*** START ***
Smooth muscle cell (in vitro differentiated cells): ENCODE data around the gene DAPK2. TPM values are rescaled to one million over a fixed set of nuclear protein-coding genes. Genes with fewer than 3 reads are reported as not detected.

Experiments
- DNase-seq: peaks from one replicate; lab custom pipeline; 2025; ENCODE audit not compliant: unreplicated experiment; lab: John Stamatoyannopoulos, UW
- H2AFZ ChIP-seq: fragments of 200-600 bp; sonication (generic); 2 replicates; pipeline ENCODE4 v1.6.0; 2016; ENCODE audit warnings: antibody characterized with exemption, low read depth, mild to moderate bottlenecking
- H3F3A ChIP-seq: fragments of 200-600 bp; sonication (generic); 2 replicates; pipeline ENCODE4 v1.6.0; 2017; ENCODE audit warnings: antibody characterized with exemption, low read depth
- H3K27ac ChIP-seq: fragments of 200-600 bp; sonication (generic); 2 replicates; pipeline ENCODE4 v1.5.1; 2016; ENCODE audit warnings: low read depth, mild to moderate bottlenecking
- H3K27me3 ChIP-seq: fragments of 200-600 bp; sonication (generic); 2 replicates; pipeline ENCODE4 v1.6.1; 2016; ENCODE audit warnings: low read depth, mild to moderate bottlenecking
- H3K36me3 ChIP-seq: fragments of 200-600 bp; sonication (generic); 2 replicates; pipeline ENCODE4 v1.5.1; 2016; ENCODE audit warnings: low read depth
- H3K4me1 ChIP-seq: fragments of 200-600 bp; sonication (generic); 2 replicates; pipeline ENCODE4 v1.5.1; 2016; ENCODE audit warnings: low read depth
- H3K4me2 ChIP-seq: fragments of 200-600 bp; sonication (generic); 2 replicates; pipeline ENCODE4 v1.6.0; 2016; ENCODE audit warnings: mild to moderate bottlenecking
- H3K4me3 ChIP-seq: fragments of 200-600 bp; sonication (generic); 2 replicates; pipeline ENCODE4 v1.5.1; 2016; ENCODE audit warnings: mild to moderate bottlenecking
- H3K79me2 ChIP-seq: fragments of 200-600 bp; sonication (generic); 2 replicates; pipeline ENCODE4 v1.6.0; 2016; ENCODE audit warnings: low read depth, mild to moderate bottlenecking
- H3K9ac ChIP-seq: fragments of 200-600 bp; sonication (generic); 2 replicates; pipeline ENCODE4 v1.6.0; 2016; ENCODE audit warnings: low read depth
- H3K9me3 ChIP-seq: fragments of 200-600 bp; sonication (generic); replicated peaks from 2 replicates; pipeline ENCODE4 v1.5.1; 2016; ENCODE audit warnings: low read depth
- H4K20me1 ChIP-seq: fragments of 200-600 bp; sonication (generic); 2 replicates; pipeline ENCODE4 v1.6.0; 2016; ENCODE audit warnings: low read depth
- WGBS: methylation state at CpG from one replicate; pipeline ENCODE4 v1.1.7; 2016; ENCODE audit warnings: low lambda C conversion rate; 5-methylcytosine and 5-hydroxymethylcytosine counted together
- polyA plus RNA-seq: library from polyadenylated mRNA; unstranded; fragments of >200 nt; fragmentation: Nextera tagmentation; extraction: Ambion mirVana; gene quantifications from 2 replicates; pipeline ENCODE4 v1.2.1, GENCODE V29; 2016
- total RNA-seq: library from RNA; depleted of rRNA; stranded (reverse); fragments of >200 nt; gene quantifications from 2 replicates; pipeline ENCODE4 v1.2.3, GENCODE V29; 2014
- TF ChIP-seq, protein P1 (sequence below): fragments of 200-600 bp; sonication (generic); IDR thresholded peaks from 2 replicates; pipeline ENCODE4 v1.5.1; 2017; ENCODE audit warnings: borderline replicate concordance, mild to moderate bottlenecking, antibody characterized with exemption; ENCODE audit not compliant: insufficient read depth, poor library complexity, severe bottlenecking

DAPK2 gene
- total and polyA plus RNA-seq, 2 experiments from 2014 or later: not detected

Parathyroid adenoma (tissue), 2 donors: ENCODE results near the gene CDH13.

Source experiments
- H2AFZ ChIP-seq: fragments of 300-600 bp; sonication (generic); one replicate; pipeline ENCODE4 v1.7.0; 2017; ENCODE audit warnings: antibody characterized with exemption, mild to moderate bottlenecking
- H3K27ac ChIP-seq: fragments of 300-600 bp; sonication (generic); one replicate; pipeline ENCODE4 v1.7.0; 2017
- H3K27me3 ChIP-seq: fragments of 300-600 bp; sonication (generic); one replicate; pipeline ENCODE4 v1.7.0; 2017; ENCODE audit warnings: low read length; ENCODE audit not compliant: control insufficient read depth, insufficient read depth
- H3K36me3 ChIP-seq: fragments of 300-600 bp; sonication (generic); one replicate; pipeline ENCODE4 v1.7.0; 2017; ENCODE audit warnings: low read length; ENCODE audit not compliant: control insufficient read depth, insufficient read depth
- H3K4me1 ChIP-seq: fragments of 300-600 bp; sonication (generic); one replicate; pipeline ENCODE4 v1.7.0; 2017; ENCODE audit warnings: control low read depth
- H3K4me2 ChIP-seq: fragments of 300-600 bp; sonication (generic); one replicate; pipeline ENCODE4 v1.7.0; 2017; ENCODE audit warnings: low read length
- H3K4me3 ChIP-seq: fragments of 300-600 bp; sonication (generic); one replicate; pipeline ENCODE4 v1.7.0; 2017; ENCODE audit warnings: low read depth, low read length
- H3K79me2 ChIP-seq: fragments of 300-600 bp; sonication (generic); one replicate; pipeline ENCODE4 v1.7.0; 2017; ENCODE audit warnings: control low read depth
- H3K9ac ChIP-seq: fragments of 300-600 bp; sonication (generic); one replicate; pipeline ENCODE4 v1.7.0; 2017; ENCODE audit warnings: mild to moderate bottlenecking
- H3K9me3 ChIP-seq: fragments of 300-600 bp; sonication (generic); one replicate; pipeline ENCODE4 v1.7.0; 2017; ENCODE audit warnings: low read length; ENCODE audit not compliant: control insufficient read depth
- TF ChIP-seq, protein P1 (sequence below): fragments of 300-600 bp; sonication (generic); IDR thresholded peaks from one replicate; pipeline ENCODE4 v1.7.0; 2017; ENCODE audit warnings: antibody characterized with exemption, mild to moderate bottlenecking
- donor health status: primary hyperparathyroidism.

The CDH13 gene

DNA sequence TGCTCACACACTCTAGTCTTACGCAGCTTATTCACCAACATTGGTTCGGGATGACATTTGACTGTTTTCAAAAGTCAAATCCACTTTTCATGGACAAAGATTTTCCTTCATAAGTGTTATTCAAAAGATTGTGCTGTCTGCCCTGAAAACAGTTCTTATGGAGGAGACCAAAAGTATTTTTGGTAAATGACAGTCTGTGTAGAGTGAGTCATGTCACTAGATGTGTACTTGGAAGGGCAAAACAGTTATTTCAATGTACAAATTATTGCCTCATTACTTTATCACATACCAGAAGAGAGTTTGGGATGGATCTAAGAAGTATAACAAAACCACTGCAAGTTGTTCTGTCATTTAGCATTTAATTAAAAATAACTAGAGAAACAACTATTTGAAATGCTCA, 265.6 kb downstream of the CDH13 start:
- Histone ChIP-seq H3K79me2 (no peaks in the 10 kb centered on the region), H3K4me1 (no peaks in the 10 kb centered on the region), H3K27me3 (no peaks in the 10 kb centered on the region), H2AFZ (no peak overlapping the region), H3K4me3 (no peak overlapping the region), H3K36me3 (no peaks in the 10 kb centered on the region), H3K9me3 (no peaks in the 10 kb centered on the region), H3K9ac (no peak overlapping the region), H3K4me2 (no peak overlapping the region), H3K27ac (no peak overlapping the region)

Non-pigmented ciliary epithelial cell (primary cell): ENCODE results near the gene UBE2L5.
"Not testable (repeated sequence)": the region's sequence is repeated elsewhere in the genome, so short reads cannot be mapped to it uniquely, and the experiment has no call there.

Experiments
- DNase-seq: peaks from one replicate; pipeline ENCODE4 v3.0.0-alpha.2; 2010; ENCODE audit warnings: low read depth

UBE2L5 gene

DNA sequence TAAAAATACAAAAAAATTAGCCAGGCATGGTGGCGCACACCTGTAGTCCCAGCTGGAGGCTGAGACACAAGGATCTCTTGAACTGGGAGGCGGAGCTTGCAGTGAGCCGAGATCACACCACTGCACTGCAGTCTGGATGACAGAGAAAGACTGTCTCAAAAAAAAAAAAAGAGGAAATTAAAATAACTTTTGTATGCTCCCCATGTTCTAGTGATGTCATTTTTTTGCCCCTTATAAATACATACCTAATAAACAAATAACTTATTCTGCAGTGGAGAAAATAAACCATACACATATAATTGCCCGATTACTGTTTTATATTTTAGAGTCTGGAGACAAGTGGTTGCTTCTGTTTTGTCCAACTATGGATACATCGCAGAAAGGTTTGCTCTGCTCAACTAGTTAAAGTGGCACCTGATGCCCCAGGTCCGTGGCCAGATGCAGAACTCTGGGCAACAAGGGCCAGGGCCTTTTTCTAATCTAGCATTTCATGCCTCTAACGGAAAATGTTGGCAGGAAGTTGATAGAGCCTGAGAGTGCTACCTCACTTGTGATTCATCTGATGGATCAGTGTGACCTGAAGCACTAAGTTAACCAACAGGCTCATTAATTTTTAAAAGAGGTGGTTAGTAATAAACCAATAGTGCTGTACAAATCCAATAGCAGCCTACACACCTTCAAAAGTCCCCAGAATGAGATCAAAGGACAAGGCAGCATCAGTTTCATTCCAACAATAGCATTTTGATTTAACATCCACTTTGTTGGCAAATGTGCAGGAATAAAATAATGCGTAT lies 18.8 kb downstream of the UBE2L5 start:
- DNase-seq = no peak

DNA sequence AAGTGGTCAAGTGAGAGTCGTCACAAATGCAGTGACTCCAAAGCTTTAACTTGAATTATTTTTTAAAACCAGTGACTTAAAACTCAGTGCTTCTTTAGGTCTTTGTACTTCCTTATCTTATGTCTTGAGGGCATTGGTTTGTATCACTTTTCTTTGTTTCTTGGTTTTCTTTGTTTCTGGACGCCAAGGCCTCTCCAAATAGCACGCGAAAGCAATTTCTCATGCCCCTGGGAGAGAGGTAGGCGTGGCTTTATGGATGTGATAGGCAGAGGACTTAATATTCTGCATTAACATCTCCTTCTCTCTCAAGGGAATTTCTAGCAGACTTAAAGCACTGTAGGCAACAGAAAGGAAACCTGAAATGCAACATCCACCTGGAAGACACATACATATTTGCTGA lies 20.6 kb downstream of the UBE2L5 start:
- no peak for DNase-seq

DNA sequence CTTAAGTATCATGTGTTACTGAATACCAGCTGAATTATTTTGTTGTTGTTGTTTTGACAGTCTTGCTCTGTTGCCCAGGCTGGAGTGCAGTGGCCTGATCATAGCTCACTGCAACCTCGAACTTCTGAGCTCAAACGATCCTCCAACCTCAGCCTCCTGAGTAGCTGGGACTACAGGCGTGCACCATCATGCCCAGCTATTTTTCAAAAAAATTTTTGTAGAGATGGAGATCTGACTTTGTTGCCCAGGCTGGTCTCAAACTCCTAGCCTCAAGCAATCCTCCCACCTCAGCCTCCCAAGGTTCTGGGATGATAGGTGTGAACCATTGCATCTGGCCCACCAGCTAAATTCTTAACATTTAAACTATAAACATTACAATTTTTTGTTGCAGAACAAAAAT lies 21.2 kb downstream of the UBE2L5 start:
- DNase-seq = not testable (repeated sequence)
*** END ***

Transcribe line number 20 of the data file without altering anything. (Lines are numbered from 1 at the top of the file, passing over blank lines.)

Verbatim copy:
DAPK2 gene